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I mean, how do real particles get created in a collider like the LHC?

Is it right that the LHC just gives energy to a pair of virtual particles that were generated by the quantum vacuum making them real particles?

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I think it is different than you imagine. In particle collisions there are no 'virtual particles created by the vacuum' involved. Not in the sense that there are 'virtual particles that arise as quantum fluctuations from the vacuum present and (somehow) interact with the particles in the collider', if this is what you mean.

There are virtual particles involved, but these are the particles that pop up in calculations in quantum field theory to describe, if you will, intermediate states between the incoming and outgoing real particles in particle interactions.

If you saw Feynman diagrams before, you saw them. The virtual particles are all particles that are represented by internal lines, not leaving the diagram as incoming or outgoing particles. They arise because the calculation actually is a perturbative calculation... It is an approximation to a process determined by the full theory that we can not calculate exactly. The closer you want the approximation to be to the real process, the more internal, i.e. virtual particles will be involved in the calculation grossing over a lot of details, for example of renormalisation here). It is more or a less a philosophical question, I think, what they actually represent.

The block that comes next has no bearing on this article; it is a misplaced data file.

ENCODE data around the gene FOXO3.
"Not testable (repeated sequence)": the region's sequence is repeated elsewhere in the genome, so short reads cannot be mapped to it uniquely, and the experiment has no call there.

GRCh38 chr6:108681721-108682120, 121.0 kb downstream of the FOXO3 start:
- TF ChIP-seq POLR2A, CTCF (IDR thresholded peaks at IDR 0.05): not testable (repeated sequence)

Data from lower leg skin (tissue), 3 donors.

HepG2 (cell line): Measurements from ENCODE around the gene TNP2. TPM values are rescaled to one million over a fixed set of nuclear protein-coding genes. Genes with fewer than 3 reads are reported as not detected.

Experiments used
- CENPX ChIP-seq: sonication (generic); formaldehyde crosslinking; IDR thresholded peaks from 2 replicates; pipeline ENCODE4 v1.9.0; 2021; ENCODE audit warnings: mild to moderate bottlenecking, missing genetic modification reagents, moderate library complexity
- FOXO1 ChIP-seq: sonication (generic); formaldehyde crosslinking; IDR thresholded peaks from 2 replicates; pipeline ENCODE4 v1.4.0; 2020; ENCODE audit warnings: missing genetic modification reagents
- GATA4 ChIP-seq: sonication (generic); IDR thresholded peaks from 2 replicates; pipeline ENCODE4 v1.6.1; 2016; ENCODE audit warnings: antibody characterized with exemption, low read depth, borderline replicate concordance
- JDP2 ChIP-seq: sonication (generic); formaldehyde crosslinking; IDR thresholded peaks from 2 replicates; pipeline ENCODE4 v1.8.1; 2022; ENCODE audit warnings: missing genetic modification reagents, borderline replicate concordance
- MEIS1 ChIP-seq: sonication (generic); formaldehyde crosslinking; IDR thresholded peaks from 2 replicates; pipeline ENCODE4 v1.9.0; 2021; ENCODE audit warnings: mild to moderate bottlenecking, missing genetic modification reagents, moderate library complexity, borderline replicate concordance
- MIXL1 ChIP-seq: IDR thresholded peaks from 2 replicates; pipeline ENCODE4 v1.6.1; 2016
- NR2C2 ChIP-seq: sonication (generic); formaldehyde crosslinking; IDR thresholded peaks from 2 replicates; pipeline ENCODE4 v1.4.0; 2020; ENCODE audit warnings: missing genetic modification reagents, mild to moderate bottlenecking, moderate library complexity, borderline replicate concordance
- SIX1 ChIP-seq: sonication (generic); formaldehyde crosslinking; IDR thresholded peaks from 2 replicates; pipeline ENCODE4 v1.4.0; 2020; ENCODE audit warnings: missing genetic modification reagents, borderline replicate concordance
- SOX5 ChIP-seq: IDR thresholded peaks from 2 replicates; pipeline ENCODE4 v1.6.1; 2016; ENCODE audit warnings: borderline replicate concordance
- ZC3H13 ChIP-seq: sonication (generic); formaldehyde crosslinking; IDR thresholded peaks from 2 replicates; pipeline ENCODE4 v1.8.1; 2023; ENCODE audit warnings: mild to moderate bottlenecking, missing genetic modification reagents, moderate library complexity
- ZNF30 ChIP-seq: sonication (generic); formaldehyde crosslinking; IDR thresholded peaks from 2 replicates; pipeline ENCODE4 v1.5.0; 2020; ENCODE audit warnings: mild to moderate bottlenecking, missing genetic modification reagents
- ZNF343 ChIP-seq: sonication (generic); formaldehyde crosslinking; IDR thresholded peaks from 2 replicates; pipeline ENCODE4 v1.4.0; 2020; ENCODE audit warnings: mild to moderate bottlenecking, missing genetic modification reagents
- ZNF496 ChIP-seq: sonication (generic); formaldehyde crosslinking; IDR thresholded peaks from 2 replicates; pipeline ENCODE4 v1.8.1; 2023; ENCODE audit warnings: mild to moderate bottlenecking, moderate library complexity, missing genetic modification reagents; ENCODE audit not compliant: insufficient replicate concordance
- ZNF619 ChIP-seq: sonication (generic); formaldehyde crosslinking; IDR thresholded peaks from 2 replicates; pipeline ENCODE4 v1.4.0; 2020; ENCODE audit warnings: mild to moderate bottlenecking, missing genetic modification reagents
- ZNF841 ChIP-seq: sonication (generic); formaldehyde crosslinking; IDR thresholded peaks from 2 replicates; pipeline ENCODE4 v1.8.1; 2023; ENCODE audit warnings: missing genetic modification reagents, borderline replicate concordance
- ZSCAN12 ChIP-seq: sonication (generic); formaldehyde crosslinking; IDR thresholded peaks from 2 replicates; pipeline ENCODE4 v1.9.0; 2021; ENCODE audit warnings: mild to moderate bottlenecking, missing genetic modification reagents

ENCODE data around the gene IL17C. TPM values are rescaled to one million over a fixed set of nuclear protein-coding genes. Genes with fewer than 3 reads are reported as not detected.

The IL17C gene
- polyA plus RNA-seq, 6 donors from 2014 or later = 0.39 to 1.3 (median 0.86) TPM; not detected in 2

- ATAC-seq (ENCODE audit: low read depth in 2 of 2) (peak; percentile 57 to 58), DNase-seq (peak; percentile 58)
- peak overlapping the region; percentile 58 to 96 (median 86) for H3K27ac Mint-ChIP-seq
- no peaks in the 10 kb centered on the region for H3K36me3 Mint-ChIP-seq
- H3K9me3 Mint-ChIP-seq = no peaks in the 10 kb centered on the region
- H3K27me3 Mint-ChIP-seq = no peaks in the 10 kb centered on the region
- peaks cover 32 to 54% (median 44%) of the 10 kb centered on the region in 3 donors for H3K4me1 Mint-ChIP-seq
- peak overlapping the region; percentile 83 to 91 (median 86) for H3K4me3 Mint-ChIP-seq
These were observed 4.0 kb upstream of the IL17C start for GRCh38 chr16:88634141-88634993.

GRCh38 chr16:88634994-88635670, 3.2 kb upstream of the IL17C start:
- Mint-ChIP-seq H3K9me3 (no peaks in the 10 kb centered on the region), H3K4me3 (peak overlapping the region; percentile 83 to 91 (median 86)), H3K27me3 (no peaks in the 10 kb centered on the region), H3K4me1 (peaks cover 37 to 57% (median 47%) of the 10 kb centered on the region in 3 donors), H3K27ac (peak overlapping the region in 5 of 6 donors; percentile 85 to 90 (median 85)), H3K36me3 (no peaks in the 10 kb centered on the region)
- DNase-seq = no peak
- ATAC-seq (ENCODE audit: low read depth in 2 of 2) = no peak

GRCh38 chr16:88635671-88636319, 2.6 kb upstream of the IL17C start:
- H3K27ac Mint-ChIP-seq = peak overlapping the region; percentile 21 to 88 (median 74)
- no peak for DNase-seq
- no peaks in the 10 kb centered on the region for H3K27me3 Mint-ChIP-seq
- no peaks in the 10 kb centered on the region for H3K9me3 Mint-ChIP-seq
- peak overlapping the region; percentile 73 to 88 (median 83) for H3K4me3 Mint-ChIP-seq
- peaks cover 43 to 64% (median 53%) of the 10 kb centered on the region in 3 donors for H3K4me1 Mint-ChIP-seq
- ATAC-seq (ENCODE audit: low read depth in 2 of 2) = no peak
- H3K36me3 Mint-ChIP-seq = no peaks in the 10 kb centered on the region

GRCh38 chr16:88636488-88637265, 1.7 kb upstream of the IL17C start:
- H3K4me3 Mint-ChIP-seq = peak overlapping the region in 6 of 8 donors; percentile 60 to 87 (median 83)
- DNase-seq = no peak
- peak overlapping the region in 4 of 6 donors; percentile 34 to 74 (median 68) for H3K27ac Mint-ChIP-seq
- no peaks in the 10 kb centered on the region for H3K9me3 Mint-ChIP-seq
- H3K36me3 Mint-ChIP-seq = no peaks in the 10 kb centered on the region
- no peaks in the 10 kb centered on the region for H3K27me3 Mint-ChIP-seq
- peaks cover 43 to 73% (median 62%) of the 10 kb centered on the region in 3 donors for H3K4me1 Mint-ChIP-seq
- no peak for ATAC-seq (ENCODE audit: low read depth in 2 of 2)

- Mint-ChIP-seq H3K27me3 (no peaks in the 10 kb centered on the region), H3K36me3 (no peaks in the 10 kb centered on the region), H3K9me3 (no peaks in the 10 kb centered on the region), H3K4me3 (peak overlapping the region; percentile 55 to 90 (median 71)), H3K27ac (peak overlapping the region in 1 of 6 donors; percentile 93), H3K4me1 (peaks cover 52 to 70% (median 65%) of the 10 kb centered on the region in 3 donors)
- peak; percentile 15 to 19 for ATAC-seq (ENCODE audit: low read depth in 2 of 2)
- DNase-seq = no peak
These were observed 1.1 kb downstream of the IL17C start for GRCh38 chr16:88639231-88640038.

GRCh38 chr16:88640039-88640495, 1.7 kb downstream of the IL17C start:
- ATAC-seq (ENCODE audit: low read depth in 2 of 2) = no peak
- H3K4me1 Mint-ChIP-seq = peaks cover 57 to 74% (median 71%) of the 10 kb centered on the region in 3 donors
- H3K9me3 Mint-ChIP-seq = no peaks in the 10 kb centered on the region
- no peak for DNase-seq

Let's give an example: A positron and an electron can annihilate and form a virtual photon which than forms a muon and an anti-muon. This virtual photon was not created by the vacuum, but by the positron-electron pair. The energy in the resulting muons comes from the rest energy and kinetic energy of the positron and electron (and it has to be a lot of kinetic energy, since the muon is much heavier, i.e. has a larger rest energy than the electron), not from the vacuum. Which real/virtual particles can create, i.e. interact with, which particles is described by the Lagrangian of the respective quantum field theory. This determines which diagrams with which internal particles are possible and have to be considered for higher order calculations.

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